There are other criteria for judging the success of an economy. The most prominent is equity or fairness. Fairness is seen as purely subjective. For economists, this criteria is seen as purely a judgment call, were economic theory has no role. Markets are not seen as particularly equitable or fair, they are just seen as objective phenomenon. And although fairness as criteria should be seen as potentially equal to efficiency, but because economists have little to add about fairness, fairness tends to be invisible in much of economic analysis.
The second, property of neoclassical economics is that markets are economically efficient. For economists, efficiency means that the economy is producing just the right quantity of goods and services to satisfy society’s wants at minimum cost. Economic efficiency is not the engineering or technical definition of efficiency. Economic efficiency does not try only to minimize inputs in a production process, or even minimize costs in a given operation, or maximize output given a level of input, but determine for the whole economy what quantity of goods and services are best (given the demand curve), and minimize all opportunity costs for those goods and services.
Developing the full argument for economic efficiency in neoclassical economics requires a more complete development of demand and supply (perfect competition). These arguments are laid out more in the chapter on demand, and the chapter on perfect competition. But we can summarize the essence of those chapters on the meaning of demand and supply here. Given the assumptions of neoclassical economics on the theory of demand, the market demand curve is re-interpreted as the benefits to society (simply the addition of benefits to all individuals in society) in the consumption of goods and services. The demand curve represents the importance to society of these goods and services.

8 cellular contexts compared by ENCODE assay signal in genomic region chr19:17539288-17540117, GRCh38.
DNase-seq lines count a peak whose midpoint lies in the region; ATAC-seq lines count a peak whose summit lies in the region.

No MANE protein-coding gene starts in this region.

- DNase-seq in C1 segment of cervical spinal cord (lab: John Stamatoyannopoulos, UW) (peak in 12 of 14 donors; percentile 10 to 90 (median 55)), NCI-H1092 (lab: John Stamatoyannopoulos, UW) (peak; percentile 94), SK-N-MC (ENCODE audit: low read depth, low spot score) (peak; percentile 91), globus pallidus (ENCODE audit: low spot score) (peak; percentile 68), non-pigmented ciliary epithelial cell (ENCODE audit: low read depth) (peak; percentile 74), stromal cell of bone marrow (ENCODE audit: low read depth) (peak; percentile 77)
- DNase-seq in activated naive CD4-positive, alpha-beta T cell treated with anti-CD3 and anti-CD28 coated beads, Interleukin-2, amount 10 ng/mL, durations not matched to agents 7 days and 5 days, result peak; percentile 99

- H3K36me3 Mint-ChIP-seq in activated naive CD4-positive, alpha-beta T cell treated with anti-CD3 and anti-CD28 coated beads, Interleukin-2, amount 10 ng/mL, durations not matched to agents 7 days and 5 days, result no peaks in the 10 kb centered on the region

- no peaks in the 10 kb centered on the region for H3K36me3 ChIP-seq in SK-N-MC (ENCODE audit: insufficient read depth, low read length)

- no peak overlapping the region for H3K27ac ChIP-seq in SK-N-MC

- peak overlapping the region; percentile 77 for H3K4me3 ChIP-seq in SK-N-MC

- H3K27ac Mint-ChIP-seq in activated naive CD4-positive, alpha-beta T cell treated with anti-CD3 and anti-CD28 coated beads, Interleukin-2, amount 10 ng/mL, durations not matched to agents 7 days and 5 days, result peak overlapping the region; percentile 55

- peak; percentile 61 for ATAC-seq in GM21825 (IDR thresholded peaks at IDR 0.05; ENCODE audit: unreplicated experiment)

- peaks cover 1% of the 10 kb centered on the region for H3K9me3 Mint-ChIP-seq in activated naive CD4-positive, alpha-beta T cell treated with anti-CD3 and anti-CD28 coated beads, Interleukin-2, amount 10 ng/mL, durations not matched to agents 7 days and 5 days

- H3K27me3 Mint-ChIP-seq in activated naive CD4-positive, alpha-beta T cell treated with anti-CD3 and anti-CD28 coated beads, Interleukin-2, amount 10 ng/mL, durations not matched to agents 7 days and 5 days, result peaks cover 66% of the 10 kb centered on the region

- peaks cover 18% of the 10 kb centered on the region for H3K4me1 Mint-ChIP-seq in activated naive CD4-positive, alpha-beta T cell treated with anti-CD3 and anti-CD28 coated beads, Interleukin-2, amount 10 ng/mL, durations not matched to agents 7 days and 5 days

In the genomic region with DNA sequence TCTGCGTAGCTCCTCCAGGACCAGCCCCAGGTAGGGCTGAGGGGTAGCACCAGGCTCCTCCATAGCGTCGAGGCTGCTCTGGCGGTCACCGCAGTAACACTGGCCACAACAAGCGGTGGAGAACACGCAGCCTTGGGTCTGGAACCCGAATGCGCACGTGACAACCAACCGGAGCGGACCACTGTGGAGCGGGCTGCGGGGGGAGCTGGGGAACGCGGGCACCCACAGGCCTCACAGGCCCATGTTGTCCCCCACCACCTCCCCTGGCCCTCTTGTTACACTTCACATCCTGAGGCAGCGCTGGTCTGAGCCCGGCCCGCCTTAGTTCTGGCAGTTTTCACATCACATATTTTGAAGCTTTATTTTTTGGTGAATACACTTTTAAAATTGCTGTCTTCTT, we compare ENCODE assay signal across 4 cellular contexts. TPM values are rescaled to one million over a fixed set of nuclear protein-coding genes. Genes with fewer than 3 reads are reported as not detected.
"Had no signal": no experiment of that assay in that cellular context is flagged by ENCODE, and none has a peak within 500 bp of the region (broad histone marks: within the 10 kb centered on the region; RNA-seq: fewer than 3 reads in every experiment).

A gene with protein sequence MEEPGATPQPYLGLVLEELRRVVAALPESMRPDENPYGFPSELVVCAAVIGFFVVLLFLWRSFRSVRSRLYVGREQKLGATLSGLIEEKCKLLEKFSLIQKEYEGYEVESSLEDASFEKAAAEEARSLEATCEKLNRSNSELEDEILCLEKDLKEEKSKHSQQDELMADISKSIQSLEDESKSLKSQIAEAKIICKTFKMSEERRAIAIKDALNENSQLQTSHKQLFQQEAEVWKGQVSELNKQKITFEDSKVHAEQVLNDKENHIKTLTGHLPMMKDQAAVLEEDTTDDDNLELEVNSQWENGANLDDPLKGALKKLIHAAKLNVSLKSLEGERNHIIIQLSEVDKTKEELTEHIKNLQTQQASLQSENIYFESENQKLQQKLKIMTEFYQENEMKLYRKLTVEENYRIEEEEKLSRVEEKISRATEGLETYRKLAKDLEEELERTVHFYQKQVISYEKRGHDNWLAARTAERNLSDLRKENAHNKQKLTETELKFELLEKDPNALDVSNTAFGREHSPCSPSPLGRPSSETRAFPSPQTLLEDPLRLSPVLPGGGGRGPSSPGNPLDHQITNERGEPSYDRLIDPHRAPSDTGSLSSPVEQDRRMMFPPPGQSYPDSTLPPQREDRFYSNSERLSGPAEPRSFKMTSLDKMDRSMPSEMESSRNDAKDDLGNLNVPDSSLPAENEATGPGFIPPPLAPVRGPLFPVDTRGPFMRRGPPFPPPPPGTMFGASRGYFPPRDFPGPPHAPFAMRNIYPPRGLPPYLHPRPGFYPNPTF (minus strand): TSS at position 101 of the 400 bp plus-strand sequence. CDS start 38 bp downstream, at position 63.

The other half of the efficiency equation comes from the supply curve. Here given the appropriate assumptions of perfect competition on the theory of supply, the market supply curve is re-interpreted as the cost to society for the consumption of goods and services. These are opportunity costs (that which has to be given up, to get something else) not necessarily only dollars. The supply curve represents the cost in production of goods and services.